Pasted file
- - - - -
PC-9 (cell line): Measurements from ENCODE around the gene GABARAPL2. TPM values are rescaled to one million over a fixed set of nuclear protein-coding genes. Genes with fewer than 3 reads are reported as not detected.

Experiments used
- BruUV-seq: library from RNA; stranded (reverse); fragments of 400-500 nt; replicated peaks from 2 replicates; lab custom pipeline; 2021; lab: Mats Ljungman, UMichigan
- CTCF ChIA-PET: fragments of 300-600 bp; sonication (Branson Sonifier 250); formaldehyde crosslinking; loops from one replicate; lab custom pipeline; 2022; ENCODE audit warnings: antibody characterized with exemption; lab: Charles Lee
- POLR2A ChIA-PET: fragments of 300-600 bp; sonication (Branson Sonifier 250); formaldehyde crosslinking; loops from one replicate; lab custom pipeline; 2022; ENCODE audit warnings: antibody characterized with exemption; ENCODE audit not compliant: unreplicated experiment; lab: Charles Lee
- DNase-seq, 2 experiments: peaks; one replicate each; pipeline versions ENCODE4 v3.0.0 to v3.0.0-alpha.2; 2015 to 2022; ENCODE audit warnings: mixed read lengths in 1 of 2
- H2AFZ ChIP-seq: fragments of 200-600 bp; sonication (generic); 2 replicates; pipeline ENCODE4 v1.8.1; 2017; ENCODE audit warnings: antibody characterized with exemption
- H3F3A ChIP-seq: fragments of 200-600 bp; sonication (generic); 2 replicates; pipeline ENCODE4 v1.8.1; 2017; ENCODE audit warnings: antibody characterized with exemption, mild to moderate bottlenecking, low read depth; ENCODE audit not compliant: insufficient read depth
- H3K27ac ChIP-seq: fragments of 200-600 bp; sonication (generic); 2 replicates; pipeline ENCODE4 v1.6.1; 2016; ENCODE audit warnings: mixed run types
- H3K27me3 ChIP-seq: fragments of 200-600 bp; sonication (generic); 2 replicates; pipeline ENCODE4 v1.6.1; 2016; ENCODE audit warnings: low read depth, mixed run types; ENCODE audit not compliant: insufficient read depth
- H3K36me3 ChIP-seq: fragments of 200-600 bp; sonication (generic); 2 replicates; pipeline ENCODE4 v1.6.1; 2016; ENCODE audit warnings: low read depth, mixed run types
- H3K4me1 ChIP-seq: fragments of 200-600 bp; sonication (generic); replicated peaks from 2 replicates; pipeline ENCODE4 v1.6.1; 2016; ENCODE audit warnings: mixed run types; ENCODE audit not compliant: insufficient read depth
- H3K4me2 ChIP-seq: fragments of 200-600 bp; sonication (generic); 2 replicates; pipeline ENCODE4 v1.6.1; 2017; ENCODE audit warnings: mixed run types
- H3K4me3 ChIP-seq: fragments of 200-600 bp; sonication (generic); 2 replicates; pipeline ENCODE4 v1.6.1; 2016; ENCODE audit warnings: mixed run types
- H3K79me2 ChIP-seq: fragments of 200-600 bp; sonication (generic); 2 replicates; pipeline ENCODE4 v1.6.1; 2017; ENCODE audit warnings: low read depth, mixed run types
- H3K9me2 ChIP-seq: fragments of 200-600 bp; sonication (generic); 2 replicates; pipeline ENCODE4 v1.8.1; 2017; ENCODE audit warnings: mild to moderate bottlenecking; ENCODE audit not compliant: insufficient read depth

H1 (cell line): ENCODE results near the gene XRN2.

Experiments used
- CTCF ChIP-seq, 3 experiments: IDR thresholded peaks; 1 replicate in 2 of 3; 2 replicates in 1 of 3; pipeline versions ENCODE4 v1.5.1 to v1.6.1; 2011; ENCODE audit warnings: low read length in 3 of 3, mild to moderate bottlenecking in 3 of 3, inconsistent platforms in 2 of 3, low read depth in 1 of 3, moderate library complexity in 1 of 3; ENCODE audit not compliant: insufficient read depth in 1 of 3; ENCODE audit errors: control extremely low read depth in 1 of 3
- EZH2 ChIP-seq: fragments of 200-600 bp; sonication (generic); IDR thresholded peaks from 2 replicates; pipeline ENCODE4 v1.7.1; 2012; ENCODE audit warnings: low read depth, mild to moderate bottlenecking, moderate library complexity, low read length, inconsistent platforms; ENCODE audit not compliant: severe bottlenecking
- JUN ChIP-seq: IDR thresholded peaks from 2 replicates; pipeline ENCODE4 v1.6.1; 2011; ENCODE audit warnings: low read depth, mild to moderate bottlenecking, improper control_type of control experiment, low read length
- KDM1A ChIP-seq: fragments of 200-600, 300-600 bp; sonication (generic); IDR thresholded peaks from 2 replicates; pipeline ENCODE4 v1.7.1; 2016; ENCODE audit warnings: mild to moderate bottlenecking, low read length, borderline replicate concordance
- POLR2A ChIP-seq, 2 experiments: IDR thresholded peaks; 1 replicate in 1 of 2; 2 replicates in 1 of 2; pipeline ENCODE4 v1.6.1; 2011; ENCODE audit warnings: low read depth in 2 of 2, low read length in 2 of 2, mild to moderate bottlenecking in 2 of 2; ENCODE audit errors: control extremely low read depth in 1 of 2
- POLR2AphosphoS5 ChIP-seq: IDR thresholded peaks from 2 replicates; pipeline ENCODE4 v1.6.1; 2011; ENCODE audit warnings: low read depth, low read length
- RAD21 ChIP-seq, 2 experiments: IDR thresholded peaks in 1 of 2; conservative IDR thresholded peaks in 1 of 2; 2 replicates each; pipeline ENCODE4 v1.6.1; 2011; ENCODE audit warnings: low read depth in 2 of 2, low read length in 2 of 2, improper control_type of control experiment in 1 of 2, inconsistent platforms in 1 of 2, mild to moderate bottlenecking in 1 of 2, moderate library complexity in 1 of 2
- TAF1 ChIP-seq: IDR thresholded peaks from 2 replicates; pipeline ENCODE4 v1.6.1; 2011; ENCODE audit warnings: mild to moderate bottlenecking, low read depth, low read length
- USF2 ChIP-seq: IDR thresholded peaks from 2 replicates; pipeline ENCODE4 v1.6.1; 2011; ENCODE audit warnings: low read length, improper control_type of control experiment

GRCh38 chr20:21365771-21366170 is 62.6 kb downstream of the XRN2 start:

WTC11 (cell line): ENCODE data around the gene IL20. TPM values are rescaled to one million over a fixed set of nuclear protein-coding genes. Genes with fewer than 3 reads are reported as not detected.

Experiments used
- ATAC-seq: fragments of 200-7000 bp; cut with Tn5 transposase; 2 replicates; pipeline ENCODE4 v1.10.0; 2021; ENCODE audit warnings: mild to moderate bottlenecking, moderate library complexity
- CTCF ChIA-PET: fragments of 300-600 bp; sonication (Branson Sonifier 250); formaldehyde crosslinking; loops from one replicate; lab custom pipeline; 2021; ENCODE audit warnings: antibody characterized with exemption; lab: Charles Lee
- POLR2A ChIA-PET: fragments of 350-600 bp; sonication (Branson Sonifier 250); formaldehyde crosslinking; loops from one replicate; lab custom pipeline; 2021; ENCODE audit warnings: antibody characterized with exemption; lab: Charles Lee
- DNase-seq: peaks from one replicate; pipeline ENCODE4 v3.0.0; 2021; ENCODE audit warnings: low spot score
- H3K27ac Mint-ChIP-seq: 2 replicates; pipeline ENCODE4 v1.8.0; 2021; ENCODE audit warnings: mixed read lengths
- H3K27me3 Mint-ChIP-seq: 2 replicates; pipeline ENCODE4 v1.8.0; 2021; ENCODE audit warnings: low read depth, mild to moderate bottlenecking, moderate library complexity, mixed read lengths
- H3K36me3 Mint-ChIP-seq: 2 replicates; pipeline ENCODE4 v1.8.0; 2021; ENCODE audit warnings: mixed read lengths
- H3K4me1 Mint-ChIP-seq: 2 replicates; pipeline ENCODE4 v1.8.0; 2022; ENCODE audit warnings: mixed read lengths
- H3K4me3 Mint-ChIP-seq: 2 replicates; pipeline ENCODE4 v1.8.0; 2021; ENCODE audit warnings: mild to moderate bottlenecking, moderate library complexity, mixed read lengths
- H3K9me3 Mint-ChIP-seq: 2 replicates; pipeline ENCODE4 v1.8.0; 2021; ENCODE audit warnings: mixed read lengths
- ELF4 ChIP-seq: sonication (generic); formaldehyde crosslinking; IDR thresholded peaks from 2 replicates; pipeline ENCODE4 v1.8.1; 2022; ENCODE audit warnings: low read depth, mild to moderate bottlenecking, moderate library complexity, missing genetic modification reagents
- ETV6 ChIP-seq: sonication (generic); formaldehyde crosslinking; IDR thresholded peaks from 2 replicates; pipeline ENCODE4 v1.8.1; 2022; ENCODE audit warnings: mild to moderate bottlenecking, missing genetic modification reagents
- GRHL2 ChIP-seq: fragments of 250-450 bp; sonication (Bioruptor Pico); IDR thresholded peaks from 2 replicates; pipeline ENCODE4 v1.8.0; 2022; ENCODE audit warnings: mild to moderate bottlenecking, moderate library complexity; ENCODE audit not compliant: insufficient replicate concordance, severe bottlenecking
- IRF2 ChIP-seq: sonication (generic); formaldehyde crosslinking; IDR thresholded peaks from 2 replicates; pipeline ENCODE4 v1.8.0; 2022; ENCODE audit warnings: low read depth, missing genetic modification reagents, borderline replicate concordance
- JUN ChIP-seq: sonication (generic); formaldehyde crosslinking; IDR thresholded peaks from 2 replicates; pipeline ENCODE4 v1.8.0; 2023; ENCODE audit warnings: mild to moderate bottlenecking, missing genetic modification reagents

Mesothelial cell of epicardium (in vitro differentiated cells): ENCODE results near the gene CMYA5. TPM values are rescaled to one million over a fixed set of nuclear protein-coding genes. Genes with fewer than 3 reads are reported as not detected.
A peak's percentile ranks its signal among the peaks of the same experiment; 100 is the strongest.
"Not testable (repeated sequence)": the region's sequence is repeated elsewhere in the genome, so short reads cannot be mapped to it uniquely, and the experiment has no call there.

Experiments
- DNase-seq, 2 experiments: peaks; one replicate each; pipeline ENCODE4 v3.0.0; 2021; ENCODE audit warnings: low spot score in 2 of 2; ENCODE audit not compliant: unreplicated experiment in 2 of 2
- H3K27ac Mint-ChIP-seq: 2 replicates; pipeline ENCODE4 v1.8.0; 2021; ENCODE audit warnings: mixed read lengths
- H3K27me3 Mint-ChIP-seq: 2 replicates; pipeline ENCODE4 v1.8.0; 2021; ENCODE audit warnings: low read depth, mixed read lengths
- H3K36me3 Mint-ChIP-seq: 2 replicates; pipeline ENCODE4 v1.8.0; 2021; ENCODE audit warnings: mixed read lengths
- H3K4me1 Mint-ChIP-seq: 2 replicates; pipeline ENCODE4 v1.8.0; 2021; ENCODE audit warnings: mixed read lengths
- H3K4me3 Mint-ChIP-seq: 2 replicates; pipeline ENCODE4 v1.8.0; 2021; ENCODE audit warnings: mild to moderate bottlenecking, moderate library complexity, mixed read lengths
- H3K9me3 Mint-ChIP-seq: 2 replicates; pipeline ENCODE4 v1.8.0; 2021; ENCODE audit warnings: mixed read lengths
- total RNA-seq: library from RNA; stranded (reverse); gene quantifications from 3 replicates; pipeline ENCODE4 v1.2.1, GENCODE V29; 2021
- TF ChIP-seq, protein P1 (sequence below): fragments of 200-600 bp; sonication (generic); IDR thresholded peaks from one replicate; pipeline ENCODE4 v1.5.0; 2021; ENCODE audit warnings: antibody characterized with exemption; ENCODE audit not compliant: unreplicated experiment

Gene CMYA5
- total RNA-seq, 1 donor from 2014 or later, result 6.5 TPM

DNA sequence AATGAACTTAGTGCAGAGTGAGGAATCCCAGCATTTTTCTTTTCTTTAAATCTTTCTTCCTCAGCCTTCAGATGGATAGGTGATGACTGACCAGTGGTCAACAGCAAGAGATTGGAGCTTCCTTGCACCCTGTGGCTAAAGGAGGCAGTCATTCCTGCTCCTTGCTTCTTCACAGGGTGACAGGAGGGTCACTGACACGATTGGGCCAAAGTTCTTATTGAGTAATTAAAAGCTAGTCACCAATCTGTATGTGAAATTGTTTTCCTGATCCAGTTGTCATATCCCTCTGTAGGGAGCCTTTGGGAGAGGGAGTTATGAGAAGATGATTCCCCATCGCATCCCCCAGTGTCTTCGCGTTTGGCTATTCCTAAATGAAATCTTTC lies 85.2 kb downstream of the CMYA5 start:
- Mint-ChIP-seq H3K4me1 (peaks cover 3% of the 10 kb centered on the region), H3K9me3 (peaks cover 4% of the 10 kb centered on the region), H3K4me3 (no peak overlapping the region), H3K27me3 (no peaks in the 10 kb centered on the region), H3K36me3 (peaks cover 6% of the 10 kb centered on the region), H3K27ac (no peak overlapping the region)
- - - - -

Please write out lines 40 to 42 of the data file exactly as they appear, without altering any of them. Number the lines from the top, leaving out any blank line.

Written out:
- H3K9me3 Mint-ChIP-seq: 2 replicates; pipeline ENCODE4 v1.8.0; 2021; ENCODE audit warnings: mixed read lengths
- ELF4 ChIP-seq: sonication (generic); formaldehyde crosslinking; IDR thresholded peaks from 2 replicates; pipeline ENCODE4 v1.8.1; 2022; ENCODE audit warnings: low read depth, mild to moderate bottlenecking, moderate library complexity, missing genetic modification reagents
- ETV6 ChIP-seq: sonication (generic); formaldehyde crosslinking; IDR thresholded peaks from 2 replicates; pipeline ENCODE4 v1.8.1; 2022; ENCODE audit warnings: mild to moderate bottlenecking, missing genetic modification reagents